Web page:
The Rev. Noah Van Niel
November 5th, 2017
St. John the Evangelist
All Saints’ (A): Revelation 7:9-17; Psalm 34:1-10, 22; 1 John 3:1-3; Matthew 5:1-12
Earlier this year a YouTube video made the rounds in the churchy corners of the internet of an Eastern Orthodox priest in Georgia (the country) using a rather alarming technique to perform a baptism. He stood in front of a large font about waist high, took the baby (clothed only in a diaper; no fancy baptismal gowns here) and flipped him upside down, head-first into the water three times, in the name of the Father and the Son and the Holy Spirit. No one in the video seemed too alarmed by this technique, and the babies were actually pretty amenable to it, but when I showed it to Melinda to ask if she thought I could baptize the babies this way today, she quickly put the kibosh on that idea. So parents, fear not, I won’t be flipping your baby upside down…but I have to warn you, Jesus just might.
Jesus was all about flipping our understanding of the world upside down. His message, over and over to the religious, social, and political hierarchies was that “You have it all wrong. What you think is up is down, because for God, what, and who are down, will be up.”
Nowhere is this clearer than in those famous “Blessed Art Thou’s” of the Beatitudes which served as our Gospel passage this morning. Jesus sits down on top of the mountain with his disciples and enumerates just how inverted things are going to get. Blessed are the poor, the meek and the mournful, and so on. Blessed, he’s saying, are the very people we think are not blessed. It is the radical inversion on display in these verse that I think makes them so famous. Rarely is Jesus so clear about the fact that the things God values and will reward are not often the things we value and reward. In this sense, to be a Christian in this world is to be counter-cultural. It is to be generous when the world tells you to look out only for yourself; to be patient when the world encourages you to rush; to be calm in a world of anxiety; to be hopeful in a world of despair; to be forgiving in a world of grudges; to be merciful and just in a world of vindictiveness and inequality; to serve in a world that encourages people to rule. In all these ways, Christians have to take what the world says they should be and flip it upside down.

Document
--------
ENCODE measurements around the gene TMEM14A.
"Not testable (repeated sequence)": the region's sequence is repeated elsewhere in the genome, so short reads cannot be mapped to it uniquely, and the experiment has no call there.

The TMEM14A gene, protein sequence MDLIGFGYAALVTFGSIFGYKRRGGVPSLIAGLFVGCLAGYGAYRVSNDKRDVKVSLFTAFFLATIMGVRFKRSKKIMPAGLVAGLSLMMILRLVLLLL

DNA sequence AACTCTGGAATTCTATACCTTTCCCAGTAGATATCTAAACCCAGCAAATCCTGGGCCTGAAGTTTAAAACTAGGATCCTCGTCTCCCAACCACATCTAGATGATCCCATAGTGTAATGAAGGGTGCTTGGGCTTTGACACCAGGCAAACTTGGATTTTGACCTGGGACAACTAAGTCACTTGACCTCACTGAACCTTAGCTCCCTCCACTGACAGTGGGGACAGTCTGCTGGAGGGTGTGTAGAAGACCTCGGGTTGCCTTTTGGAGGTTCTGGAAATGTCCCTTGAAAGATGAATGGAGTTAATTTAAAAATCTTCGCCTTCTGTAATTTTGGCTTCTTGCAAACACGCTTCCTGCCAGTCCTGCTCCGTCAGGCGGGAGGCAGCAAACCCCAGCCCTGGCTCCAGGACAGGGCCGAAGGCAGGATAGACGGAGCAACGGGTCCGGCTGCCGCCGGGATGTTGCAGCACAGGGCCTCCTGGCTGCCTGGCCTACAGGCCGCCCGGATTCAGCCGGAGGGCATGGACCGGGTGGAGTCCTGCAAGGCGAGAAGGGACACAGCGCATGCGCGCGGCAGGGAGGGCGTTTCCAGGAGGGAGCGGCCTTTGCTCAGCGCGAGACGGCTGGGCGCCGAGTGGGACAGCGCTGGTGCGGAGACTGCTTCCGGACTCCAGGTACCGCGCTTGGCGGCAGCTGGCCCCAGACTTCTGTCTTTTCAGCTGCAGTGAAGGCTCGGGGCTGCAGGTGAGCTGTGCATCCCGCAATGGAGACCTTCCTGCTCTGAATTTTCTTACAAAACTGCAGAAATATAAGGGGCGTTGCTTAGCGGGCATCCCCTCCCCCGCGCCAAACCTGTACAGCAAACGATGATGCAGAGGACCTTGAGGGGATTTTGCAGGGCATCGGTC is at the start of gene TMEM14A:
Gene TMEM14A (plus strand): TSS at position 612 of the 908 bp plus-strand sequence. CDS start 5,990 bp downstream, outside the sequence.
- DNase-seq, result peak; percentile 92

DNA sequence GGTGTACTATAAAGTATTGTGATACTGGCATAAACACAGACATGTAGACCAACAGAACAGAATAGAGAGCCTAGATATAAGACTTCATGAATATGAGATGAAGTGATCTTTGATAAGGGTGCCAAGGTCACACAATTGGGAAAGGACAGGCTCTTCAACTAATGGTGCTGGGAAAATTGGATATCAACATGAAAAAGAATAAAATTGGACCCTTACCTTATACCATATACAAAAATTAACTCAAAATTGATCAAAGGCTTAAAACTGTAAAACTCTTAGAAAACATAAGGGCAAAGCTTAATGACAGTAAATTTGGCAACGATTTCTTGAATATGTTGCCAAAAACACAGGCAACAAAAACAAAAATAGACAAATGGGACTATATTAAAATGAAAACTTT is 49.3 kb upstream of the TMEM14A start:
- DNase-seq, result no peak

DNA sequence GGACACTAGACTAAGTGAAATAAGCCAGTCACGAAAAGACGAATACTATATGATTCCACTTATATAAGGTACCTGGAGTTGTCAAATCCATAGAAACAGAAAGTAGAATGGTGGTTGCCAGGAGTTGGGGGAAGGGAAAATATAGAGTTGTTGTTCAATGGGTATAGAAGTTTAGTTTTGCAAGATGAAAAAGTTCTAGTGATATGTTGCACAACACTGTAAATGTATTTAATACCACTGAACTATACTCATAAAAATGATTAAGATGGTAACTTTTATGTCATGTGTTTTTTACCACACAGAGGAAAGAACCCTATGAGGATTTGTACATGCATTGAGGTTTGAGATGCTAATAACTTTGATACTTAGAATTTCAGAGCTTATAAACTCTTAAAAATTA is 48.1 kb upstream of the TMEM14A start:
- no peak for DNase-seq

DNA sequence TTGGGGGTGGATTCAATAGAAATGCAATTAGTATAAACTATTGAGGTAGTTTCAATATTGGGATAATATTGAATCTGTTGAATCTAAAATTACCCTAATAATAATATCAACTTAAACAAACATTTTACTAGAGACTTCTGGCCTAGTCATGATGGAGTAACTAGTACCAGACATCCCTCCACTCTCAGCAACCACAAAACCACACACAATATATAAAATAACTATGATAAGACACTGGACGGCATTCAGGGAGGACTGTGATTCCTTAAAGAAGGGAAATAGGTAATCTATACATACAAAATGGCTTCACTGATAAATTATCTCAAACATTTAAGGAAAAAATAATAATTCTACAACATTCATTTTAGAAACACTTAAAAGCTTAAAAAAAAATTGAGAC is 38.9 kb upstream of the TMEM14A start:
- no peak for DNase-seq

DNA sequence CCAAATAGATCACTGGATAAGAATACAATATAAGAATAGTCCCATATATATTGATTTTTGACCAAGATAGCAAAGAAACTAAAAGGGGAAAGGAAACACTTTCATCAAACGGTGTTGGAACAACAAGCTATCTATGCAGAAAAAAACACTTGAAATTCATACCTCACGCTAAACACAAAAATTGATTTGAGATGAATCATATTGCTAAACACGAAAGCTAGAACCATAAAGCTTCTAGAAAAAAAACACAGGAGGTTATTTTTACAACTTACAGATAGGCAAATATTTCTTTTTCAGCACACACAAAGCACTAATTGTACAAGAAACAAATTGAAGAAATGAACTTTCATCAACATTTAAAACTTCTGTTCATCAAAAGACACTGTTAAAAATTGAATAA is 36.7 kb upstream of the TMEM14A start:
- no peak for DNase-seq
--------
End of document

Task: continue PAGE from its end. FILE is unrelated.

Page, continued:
I think one of the reasons we glorify Saints, and mark feasts like today All Saints’ Day, is because in a lot of respects, Saints are people who were able to live upside down lives. Somehow the message of Christ knocked them so completely head over heels, that they stayed that way. These are men and women who in many instances found satisfaction in servitude, richness in poverty, pleasure in prayer and peace in sacrifice. They were somehow able to live their faith with such complete commitment—even when the winds of the world blew hard against them—that it inspires us to try and do the same. That kind of authenticity, that synthesis between our faith and our life is something we long for but rarely seem to achieve the way they did.
But every time we baptize someone the opportunity for a new saint arises. The opportunity for a life that will fully follow the example of Christ is offered to us. Whether that life is grounded in the Beatitudes or the baptismal covenant, the question is the same: this is how God would have us be, can we do it? And for parents, Godparents, family, friends, congregation, it is our great responsibility and joy to help those who are baptized to answer “Yes!” to that question; to do all they can to inhabit the life of Christ, as fully as possible. And through doing that we ourselves are reminded that how God sees the world is often the inverse of how we’ve come to see it; that value and importance are to be found in the places we have stopped looking for them; and that true faith means living our life by Jesus’ rules, not someone else’s. The hope being that maybe such a reminder will encourage us, who may have given up on that saintly life, that perfect synthesis between the person God would have us be and the person that we are, to give it another shot. It’s a challenge. But each of these little cherubs has the makings of a saint and so do we, even still. That’s exciting. And it means that these babies might just end up upside down after all.